"I could hardly eat my
breakfast," Uncle Sidney told me afterwards. "Your father scrambled the
eggs with an ice pick that he killed a
"Didn't he wash it first?" I asked.
"Yes, but that's not the point," Uncle Sidney replied with an
expression of disgust.
In the asparagus season he limited himself to six unbuttered spears
on a cold dish; in the corn season he had an extra glass of cold water
to immerse the ears in and bring them to a more comfortable temperature
for eating. Another culinary peculiarity was his ingenious method of
making gravy by pouring boiling water over a roast beef
before carving it. "Gravy's mostly water anyway," he would say as he
applied the hot liquid to the sizzling meat, "and people are always
wanting more than there is."
In spite of all this, he was very fussy about buying his roasts
and often went to the butcher shop personally to be sure he got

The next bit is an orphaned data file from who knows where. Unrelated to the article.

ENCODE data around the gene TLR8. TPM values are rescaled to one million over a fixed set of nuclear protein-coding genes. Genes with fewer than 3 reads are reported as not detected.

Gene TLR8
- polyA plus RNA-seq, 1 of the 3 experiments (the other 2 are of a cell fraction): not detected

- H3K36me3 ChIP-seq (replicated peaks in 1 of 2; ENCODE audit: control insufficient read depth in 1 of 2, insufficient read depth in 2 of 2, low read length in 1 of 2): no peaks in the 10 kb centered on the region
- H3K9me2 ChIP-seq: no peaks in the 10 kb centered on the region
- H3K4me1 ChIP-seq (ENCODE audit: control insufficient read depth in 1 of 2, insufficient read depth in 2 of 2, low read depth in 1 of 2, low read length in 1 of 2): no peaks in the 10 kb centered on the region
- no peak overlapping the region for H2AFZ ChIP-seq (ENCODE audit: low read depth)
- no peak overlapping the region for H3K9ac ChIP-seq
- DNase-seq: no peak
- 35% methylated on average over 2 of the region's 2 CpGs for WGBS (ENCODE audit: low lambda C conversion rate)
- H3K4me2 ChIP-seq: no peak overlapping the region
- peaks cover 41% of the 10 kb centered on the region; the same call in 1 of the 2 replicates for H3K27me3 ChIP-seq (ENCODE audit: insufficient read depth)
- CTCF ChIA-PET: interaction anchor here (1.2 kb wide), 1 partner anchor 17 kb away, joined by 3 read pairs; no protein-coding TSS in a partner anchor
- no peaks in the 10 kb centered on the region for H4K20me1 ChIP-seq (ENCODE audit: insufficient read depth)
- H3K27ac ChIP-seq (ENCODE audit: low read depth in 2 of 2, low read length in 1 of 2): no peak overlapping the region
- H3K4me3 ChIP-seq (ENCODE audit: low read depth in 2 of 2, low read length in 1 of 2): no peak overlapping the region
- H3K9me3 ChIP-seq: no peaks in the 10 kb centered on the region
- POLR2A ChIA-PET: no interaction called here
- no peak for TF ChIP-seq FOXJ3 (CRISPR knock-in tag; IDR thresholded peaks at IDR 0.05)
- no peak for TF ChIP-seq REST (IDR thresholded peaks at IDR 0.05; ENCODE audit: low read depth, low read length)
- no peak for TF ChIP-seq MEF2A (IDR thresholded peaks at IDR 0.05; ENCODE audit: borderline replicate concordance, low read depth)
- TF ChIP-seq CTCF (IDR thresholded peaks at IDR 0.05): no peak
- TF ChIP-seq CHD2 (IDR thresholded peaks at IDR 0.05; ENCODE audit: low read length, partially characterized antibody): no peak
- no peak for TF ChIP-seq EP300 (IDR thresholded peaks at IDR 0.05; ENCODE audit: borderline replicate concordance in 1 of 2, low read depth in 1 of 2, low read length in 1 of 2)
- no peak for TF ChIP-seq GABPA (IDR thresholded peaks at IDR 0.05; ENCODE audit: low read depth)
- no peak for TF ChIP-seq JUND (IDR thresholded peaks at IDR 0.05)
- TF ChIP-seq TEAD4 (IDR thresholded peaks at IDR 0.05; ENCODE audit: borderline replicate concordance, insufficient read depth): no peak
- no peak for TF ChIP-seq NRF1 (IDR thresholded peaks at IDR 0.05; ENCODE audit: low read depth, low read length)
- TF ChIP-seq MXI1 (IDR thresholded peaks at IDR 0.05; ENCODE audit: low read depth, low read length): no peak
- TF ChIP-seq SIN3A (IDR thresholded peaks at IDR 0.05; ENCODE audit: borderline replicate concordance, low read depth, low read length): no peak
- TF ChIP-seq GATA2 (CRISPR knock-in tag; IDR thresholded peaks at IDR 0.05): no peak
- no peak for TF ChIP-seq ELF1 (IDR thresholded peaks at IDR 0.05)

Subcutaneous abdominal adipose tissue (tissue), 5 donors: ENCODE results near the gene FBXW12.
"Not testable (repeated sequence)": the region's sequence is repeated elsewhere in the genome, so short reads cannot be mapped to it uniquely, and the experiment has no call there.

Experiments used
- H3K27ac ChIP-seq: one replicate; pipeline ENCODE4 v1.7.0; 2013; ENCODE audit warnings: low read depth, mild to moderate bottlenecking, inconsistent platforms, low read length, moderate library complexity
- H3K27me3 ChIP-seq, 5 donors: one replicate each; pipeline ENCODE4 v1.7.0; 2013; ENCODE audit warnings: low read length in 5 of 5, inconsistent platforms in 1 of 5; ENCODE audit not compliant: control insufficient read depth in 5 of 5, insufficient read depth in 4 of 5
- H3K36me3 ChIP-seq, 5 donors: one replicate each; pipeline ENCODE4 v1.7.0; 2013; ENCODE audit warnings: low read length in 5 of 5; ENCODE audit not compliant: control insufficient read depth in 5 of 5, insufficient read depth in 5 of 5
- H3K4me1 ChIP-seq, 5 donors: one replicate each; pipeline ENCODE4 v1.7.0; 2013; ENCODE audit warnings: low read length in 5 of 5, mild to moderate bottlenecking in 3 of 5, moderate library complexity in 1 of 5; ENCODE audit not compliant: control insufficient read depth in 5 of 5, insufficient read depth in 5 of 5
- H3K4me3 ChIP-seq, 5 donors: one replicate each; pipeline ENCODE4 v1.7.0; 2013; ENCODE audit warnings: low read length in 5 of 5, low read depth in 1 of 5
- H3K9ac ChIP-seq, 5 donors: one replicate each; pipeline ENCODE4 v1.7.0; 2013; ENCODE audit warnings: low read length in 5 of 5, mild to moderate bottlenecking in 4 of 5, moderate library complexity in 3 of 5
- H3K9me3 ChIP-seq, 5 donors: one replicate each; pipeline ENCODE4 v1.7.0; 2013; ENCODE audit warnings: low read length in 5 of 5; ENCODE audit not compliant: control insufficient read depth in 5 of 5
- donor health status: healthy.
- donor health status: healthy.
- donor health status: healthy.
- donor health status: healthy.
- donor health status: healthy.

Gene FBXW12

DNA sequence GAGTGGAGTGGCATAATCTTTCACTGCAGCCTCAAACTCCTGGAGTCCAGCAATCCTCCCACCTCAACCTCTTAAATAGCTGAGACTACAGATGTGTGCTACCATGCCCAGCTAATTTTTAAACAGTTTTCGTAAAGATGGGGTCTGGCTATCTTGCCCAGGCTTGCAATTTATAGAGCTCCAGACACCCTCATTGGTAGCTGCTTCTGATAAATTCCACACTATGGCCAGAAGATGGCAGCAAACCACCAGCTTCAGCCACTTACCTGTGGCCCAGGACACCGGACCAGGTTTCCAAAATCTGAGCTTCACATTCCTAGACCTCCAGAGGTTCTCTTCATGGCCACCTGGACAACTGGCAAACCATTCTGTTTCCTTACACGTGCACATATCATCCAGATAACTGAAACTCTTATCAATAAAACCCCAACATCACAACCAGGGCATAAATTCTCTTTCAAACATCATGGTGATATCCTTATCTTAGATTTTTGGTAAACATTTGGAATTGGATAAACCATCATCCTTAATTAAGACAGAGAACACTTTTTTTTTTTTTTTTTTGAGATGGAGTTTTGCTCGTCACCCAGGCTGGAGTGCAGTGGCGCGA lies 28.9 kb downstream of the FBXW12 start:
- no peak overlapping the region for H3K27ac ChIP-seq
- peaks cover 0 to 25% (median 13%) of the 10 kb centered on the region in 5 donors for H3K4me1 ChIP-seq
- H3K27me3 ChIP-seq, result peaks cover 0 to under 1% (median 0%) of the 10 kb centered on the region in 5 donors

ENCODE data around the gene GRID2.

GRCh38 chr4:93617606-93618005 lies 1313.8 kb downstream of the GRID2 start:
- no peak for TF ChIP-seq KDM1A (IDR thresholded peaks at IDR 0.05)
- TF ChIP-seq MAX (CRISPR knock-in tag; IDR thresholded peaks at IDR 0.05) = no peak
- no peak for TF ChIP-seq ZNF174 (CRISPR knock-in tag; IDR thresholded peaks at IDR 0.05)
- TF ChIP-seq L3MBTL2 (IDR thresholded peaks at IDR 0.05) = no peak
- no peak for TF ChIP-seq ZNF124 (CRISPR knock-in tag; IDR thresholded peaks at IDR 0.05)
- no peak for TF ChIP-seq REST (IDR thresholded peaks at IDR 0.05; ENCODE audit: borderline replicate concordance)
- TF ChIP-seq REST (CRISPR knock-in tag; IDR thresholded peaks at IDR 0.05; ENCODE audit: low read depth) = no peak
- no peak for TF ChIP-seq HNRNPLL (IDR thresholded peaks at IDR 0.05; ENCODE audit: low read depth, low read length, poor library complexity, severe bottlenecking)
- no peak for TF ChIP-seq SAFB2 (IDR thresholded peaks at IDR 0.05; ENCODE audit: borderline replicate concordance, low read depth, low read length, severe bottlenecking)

a good one. He dealt with a market in Waltham, and one day the butcher
tried to sell him a piece of meat that he considered in- ferior
and he told the butcher so.
"That's the best piece of roast beef in Middlesex County,"
the butcher said firmly.
"God save Middlesex County," said my father and he turned
and walked out never to return.
On the whole, he took such good care of himself that he
almost never needed medical attention, but once he was bedrid- den for
the better part of two weeks, having fallen off the roof
of a shed and breaking a blood vessel in his hip. Dr. Van Nuys came and
treated him. When my mother got home a little later
she assumed that no doctor had seen him and that he planned